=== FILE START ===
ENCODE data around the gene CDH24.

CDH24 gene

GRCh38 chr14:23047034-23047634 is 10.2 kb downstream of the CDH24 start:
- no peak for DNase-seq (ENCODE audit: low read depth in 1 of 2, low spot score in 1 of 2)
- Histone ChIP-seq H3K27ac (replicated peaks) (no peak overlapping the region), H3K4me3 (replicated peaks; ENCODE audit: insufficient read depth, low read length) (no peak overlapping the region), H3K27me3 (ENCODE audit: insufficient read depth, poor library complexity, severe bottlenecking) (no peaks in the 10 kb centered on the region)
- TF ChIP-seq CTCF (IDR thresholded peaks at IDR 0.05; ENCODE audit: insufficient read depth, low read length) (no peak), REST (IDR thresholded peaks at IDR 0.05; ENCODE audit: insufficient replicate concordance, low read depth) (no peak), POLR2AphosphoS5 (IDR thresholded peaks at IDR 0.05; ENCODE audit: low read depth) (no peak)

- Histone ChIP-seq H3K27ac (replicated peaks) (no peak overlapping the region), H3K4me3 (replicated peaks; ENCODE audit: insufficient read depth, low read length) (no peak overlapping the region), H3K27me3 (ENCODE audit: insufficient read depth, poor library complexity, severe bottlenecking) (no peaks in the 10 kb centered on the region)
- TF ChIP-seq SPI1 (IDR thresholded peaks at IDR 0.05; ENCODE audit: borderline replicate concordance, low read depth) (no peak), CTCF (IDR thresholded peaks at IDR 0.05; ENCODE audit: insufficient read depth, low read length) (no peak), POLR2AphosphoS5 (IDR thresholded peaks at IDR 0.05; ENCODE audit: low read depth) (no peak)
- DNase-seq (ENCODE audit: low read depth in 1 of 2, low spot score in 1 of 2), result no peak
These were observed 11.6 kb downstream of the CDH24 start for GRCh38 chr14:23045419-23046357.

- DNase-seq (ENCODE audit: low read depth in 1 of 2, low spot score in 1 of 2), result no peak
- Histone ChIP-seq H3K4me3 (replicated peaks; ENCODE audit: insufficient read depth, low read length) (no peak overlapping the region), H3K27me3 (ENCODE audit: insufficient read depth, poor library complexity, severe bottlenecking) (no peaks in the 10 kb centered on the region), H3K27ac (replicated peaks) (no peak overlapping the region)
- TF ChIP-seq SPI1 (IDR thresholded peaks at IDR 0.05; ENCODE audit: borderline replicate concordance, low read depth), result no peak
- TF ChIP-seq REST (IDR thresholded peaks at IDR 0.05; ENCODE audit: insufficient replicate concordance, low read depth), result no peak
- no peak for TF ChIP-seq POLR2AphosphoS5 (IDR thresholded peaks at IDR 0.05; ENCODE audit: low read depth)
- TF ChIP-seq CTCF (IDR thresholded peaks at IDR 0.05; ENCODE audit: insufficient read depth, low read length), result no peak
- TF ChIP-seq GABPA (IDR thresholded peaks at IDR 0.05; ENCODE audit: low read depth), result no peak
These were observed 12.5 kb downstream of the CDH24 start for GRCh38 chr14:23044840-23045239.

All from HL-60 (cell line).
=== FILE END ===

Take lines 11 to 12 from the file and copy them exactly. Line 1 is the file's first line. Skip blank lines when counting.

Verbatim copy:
- DNase-seq (ENCODE audit: low read depth in 1 of 2, low spot score in 1 of 2), result no peak
- Histone ChIP-seq H3K4me3 (replicated peaks; ENCODE audit: insufficient read depth, low read length) (no peak overlapping the region), H3K27me3 (ENCODE audit: insufficient read depth, poor library complexity, severe bottlenecking) (no peaks in the 10 kb centered on the region), H3K27ac (replicated peaks) (no peak overlapping the region)